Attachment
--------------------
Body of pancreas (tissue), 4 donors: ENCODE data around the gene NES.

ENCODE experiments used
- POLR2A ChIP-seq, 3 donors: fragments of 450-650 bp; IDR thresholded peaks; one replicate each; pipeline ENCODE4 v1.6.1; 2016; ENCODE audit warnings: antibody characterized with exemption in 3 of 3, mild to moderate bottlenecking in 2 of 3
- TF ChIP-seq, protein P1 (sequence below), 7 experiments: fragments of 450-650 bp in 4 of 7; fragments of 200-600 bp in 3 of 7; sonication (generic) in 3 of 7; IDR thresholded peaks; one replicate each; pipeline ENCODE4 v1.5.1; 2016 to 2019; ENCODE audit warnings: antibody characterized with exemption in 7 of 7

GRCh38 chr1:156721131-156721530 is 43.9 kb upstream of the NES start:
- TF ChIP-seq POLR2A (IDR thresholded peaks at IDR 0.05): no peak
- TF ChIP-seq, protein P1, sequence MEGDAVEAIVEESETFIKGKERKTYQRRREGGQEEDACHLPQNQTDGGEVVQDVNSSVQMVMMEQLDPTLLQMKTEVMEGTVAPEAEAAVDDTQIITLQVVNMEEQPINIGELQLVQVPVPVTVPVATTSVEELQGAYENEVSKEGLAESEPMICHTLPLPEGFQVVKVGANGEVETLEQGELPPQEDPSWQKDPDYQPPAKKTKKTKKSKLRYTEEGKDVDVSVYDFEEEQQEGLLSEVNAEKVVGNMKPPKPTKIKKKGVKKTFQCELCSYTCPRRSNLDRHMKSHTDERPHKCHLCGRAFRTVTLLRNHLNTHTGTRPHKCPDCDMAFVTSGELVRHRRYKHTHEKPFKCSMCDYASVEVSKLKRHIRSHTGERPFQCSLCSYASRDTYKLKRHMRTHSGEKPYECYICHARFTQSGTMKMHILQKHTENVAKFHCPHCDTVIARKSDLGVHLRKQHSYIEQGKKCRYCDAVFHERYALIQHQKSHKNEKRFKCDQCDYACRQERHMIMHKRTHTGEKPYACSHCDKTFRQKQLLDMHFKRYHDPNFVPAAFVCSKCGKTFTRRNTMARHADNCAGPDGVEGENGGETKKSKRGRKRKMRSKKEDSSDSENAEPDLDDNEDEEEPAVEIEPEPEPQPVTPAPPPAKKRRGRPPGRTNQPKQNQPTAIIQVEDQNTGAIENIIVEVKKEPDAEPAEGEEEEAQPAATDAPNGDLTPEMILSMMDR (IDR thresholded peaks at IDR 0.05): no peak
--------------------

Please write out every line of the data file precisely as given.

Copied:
Body of pancreas (tissue), 4 donors: ENCODE data around the gene NES.

ENCODE experiments used
- POLR2A ChIP-seq, 3 donors: fragments of 450-650 bp; IDR thresholded peaks; one replicate each; pipeline ENCODE4 v1.6.1; 2016; ENCODE audit warnings: antibody characterized with exemption in 3 of 3, mild to moderate bottlenecking in 2 of 3
- TF ChIP-seq, protein P1 (sequence below), 7 experiments: fragments of 450-650 bp in 4 of 7; fragments of 200-600 bp in 3 of 7; sonication (generic) in 3 of 7; IDR thresholded peaks; one replicate each; pipeline ENCODE4 v1.5.1; 2016 to 2019; ENCODE audit warnings: antibody characterized with exemption in 7 of 7

GRCh38 chr1:156721131-156721530 is 43.9 kb upstream of the NES start:
- TF ChIP-seq POLR2A (IDR thresholded peaks at IDR 0.05): no peak
- TF ChIP-seq, protein P1, sequence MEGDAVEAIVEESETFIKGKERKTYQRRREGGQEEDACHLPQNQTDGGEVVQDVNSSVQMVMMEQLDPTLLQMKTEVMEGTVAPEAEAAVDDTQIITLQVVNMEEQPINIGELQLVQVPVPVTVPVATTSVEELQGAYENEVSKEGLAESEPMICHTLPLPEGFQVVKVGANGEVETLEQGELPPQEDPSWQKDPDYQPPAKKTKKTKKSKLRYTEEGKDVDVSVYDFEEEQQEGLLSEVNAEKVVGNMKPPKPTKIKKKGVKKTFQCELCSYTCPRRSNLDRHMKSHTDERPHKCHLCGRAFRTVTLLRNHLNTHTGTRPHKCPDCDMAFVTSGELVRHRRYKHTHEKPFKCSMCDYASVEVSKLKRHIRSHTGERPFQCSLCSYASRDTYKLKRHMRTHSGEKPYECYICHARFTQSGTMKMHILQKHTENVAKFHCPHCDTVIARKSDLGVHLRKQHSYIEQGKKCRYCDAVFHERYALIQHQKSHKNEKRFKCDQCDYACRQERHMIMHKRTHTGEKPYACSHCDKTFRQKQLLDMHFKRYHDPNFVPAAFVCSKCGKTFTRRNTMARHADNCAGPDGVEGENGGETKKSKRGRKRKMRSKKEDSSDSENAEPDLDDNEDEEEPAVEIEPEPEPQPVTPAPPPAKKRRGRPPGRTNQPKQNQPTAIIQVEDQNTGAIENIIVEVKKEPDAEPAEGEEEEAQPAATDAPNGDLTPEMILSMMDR (IDR thresholded peaks at IDR 0.05): no peak